He was right. In fact, our entire senior class didn’t get much playing time that year. The coaches made the decision to transition to younger players and bring them up from scratch rather than give the seniors a chance to play much. My friend Paul Morlock did go out for hoops, as did another friend Curt Berg. They saw little varsity playing time, and at one point a group of us sat up in the stands chanting their names to get them into the game. Maybe it worked. Maybe it didn’t.
That year I played intramural ball, and illegally switched teams in mid-season to help confront a bunch of cocky guys beating up on other lesser squads. During the championship game, play got rougher until their big center flipped me over his shoulder. I slammed to the ground. Before I knew what I was doing, I jumped up and slugged him flush in the eye. I could feel my knuckles embed in his flesh. He reacted with a wild swing that I ducked. Then I ran out the door into the cold winter air and kept running all the way home. That night, I got a phone call at home telling me not to come to school the next day or I’d get beaten to a pulp.
Forty years later, I showed up for a high school reunion and the guy I punched was sitting at the front of the room. I blanched at the idea that he might recall our encounter. But he didn’t. I reason that he was in so many fights that he didn’t recall that lone punch I threw.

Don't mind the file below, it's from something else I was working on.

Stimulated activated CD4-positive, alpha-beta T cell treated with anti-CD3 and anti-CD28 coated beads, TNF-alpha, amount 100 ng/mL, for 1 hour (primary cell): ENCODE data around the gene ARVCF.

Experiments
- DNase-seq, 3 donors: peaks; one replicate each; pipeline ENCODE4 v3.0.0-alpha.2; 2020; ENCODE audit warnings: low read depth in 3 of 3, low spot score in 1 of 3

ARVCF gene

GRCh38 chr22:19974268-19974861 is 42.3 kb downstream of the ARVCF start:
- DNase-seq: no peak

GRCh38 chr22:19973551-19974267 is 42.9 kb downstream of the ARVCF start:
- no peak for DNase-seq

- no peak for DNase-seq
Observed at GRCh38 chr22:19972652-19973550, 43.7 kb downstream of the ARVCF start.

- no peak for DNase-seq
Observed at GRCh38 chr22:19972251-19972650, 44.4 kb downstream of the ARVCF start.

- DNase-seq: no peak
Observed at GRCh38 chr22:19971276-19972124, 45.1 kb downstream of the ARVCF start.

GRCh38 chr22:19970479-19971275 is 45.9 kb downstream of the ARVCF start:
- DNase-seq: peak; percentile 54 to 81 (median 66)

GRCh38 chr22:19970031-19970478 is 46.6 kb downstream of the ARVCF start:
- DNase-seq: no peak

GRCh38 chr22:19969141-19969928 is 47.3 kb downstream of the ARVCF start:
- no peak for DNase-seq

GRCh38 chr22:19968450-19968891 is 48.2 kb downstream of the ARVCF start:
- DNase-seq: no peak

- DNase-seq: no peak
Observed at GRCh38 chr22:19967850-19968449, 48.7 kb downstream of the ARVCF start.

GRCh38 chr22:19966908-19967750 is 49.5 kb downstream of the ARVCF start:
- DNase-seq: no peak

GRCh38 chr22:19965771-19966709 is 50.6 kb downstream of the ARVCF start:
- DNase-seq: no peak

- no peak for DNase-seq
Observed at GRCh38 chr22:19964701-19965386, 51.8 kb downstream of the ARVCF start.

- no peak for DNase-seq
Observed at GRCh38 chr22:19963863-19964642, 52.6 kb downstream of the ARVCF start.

Following my aborted career in scholastic basketball, my younger brother Greg entered high school and earned All-State Honorable Mention. He went on to play D1 basketball for Kent State University. As I mentioned in an earlier article in this series, my father had moved us from Kaneland to St. Charles in part to advance my brother’s basketball career. And it worked. He built his vertical leap to 36″ and had a wonderfully soft left-handed jump shot and a mobile floor game. He was a joy to watch when I got the chance to see him play between my college time and commitments.
I’d also loved watching my oldest brother Jim play basketball when I was growing up in Lancaster, Pennsylvania. He was an exceptional all-around athlete who ran a 4:40 mile as a freshman in the late 1960s. He could dunk the ball from a standing position and was great at defense. He played a season at Millersville College until he contracted mono.
My other brother Gary was a great defensive player with quick hands. He later became a competent fencer and exceptional table tennis player. We both won some local tournaments in that sport. But mostly we enjoyed hitting Open Gymn.
As adult siblings, we played together many times over the years. We jokingly branded ourselves the Flying Zambini Brothers. One time we were shooting around on an outdoor playground basket when a group of much younger players showed up and challenged us to a game. They had no idea what they’d just done. We wiped the court with them, including a couple resounding dunks from Greg.
I have no regrets about my Basketball Jones. All that lateral movement kept me largely injury free as a runner for many years. The jumping also prepped me for competition in the steeplechase, where the act of stepping on the barrier and leaping over the water jump was just another day at the office for one of the Flying Zambini Brothers.
As for me and my temper, I learned to tame it thanks to an incident I witnessed at Open Gym one Saturday. A player known for his temper got worked up and started threatening everyone. He even picked up a chair as if to hit someone. At that point, a massive former football player with a scary blonde buzz cut stepped in front of him and said, “Go ahead. Hit me. It will be the last thing you’ll ever do.”
The chair dropped to the floor, and the player walked out the door. We all went back to playing basketball, and I vowed never to lose my temper again.